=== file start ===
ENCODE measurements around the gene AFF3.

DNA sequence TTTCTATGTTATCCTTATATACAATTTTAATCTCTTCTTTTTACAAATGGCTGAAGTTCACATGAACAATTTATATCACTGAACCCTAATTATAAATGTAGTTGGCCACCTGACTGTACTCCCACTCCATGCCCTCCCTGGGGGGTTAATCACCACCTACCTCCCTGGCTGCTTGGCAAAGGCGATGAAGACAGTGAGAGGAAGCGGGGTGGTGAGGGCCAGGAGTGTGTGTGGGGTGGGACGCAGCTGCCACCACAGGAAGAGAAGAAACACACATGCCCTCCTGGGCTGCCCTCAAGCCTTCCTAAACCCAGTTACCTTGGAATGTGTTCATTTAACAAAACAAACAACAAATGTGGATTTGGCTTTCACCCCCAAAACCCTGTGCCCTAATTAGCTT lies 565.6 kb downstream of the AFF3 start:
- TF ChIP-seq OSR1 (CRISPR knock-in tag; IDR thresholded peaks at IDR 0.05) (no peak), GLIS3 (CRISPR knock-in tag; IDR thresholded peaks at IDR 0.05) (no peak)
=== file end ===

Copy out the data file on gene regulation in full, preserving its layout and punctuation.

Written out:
ENCODE measurements around the gene AFF3.

DNA sequence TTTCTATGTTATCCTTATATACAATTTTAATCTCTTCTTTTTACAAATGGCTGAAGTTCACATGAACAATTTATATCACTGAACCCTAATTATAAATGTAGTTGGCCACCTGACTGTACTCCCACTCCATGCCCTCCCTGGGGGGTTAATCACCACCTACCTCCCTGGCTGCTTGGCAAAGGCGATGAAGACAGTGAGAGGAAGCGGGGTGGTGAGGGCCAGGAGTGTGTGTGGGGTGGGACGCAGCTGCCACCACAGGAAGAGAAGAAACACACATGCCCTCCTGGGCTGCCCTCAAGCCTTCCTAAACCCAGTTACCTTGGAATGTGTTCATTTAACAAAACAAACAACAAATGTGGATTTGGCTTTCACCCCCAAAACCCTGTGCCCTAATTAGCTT lies 565.6 kb downstream of the AFF3 start:
- TF ChIP-seq OSR1 (CRISPR knock-in tag; IDR thresholded peaks at IDR 0.05) (no peak), GLIS3 (CRISPR knock-in tag; IDR thresholded peaks at IDR 0.05) (no peak)